In its latest weekly report, shipbroker Gibson said that “last month the International Energy Agency (IEA) released its Net Zero 2050 report, outlining the actions that are needed to achieve net zero emissions globally by 2050. To reach this, the IEA calls for no new oil and gas developments from this year onwards. In the Net Zero Emissions Case (NZE), world oil demand never returns to pre-pandemic levels, declining from around 90 million b/d in 2020 to just 24 million b/d by 2050. Net zero targets rely on further rapid deployment of available technologies as well as the development of new technologies. In 2050, almost half of emission reductions come from technologies that currently are at the demonstration or prototype stage”.
According to Gibson, “in detail, the road map plan to net zero emissions includes:
1. Solar and wind power capacity additions of 1,020GW a year by 2030, or four times the record level achieved last year.
2. Electric vehicles gofrom around 5% of global car sales currently to more than 60% by 2030.
3. Annual battery production for EVs increases from 160 gigawatt hours currently to 6,600 GWh in 2030, equivalent of adding almost 20 gigafactories each year for the next ten years.
4. Every month from 2030 onwards, ten heavy industrial plants need to be equipped with carbon capture technology, three new hydrogen based industrial plants need to be built, and 2GW of
electrolyser capacity needs to be added at industrial sites.
5. Global electricity networks that took over 130 years to build need to more than double in total length by 2040 and increase by another 25% by 2050”.
The shipbroker added that “the IEA openly admits that actions needed to achieve net zero emissions are highly ambitious and require unprecedented urgent action from governments around the world. Some feel these targets are unrealistic to achieve, with a number of countries rejecting the call for no new oil and gas investment. The IEA itself notes that although over the past year there has been a rapid increase in governments pledging to cut greenhouse emissions to net zero, less than a quarter of these pledges are fixed in domestic legislation, and few are underpinned by specific policies to deliver as promised on time and in full. Further highlighting the uncertainly, the IEA calculates in its Stated Policies Scenario (STEPS) (which takes into account only specific policies that are in place or have been announced by governments) that oil consumption in 2050 is 15% higher than in 2020. In the Announced Pledges Case (APC) (which assumes that all announced national net zero pledges are achieved in full and in time), oil demand does not return to its peak in 2019, instead it eases off gradually by just 10% from its 2020 level to 80 million b/d by 2050. Interestingly, a broadly similar view of the future was shared by Vitol at the recent FT Commodities Global Summit, where the chief executive suggested that oil demand could peak around 2030 but at first demand would not fall sharply initially, instead plateauing well above the 100 million b/d reached in 2019”, Gibson noted.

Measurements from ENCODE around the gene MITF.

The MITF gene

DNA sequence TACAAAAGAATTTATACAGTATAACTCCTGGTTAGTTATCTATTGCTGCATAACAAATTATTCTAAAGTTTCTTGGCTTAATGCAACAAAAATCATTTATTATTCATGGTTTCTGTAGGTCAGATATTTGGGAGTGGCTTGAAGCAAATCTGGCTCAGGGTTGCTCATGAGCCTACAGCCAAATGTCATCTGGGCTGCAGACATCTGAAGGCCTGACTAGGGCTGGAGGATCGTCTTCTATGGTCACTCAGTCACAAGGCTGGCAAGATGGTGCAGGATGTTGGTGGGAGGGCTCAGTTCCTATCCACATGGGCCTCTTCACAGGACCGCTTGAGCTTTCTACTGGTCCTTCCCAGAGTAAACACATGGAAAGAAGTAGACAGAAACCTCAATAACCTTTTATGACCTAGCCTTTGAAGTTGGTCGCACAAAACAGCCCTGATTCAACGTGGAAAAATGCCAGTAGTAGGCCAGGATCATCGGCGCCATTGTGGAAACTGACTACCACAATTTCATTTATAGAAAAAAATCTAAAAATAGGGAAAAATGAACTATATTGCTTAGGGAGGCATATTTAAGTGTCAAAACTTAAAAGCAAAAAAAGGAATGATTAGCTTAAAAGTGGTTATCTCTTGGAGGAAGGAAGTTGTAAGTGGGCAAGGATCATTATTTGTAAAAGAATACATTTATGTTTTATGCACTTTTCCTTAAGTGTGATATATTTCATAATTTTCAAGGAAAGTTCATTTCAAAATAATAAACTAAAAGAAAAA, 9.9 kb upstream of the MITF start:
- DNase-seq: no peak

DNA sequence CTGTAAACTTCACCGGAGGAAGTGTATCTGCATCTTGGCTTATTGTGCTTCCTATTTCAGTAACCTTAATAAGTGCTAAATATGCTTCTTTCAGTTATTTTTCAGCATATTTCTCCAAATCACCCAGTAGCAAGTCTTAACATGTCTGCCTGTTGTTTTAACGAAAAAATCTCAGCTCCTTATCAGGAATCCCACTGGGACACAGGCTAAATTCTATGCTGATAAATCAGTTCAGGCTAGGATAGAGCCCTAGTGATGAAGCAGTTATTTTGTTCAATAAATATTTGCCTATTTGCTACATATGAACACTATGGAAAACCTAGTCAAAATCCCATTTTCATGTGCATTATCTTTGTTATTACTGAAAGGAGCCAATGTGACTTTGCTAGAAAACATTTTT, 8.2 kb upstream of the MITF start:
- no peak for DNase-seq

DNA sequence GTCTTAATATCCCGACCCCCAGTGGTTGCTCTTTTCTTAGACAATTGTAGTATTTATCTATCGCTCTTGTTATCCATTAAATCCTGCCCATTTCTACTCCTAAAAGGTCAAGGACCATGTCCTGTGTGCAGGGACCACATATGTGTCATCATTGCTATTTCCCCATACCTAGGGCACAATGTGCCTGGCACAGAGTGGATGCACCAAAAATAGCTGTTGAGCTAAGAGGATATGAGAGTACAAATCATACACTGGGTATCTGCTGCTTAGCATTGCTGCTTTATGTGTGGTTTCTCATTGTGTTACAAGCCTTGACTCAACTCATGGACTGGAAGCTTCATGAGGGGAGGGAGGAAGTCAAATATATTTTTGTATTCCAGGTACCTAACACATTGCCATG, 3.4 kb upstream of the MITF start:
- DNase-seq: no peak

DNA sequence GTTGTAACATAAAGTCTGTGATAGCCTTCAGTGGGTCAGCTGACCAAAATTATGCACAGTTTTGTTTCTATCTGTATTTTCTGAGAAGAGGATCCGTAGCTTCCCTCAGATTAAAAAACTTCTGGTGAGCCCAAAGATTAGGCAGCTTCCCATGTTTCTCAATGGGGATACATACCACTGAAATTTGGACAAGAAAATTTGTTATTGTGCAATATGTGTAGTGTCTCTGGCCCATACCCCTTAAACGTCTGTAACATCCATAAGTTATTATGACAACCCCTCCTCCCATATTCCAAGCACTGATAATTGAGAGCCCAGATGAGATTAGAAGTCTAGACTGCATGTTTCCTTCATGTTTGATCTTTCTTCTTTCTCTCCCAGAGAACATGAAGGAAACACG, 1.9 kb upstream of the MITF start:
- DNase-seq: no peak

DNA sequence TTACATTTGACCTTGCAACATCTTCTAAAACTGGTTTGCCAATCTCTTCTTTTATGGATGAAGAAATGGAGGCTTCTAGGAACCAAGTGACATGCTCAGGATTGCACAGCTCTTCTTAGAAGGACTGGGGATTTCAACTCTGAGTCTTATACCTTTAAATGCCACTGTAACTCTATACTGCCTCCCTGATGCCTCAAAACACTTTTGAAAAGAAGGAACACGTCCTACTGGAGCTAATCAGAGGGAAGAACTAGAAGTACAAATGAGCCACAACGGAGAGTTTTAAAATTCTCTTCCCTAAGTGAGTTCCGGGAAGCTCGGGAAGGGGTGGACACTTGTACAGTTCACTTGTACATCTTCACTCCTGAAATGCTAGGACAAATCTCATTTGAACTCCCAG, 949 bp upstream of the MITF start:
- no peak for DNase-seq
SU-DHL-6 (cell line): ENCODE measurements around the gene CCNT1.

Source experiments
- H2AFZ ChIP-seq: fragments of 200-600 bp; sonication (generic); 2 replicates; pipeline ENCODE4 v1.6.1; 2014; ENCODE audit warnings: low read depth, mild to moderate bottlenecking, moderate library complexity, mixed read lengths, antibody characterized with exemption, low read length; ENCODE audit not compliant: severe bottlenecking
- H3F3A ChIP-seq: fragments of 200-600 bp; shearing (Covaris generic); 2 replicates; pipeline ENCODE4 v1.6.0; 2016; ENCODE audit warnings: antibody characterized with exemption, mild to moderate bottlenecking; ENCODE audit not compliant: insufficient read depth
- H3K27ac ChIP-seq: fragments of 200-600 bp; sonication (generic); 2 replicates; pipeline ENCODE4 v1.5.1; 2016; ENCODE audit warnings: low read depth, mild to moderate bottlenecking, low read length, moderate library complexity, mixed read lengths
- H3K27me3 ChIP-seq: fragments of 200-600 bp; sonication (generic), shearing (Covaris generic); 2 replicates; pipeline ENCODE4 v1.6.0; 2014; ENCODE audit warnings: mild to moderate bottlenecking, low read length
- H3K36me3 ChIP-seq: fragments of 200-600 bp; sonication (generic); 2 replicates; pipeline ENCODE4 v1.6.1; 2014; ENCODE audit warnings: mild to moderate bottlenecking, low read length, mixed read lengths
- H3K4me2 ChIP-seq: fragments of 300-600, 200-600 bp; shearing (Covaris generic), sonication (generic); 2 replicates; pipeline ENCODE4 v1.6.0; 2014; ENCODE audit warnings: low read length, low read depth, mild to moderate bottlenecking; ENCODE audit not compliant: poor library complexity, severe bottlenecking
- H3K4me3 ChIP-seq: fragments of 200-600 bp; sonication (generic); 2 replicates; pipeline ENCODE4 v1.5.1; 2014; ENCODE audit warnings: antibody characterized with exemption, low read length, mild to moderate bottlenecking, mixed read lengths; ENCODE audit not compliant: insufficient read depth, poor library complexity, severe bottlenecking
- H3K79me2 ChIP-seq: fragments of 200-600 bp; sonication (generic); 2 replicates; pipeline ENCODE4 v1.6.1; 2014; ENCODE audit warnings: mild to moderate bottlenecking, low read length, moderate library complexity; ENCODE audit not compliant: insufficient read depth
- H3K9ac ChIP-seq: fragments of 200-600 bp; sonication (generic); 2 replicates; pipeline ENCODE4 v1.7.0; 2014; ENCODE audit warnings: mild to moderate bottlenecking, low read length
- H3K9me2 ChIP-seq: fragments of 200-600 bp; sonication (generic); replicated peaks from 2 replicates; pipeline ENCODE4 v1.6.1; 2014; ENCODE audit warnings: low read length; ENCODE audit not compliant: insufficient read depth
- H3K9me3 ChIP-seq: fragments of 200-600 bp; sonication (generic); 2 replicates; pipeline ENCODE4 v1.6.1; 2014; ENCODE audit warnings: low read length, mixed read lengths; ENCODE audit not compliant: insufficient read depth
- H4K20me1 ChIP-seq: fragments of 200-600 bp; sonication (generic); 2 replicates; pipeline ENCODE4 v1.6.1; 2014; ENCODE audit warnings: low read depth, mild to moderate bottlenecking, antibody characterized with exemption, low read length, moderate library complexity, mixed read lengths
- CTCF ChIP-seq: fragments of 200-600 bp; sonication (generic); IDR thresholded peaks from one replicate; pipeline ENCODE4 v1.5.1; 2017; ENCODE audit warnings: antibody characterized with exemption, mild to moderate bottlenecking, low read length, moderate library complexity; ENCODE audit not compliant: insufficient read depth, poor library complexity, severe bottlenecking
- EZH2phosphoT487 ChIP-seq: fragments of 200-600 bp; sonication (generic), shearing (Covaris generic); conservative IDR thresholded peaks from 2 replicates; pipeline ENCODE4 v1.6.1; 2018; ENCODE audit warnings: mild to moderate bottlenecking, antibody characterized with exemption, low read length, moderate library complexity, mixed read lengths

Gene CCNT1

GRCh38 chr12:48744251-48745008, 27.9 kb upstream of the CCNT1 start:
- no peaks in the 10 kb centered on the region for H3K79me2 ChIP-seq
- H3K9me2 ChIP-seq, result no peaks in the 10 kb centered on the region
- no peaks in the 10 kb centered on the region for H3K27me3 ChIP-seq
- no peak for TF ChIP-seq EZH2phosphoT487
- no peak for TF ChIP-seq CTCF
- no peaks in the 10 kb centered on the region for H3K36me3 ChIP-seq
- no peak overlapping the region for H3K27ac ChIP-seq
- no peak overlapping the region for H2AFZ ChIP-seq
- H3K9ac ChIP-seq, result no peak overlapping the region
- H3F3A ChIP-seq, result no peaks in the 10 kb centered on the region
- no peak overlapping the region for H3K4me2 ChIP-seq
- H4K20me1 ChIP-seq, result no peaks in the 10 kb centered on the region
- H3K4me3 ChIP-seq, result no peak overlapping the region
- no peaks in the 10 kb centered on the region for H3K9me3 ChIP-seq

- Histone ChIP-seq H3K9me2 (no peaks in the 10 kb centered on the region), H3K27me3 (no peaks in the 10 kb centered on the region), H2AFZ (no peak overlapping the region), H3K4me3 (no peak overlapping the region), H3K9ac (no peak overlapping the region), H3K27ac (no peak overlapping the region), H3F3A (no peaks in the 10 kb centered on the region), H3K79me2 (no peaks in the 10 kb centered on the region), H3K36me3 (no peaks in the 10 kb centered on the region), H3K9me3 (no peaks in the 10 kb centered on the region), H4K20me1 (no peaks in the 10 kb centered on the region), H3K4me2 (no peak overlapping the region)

“With exception of net zero case, all alternative scenarios discussed above support tanker trade to a varying degree over the next two decades. Yet, environmental pressure will only intensify further going forward and so the peak in oil demand is likely to happen sooner rather than later. Nonetheless, the tanker industry is also highly cyclical and is facing similar environmental pressures. Even without the latest IMO measures, from 2030 onwards the majority of the fleet is likely to consist of tankers built in 2015 or later, which are for the most part between 15% to 25% more fuel efficient that those built prior to 2015. If oil demand peaks sooner than expected, the scrapping pressure on the least fuel efficient tonnage will increase exponentially, eventually rebalancing tanker supply with demand, albeit at lower absolute levels of trade”, Gibson concluded.
Nikos Roussanoglou, Hellenic Shipping News Worldwide
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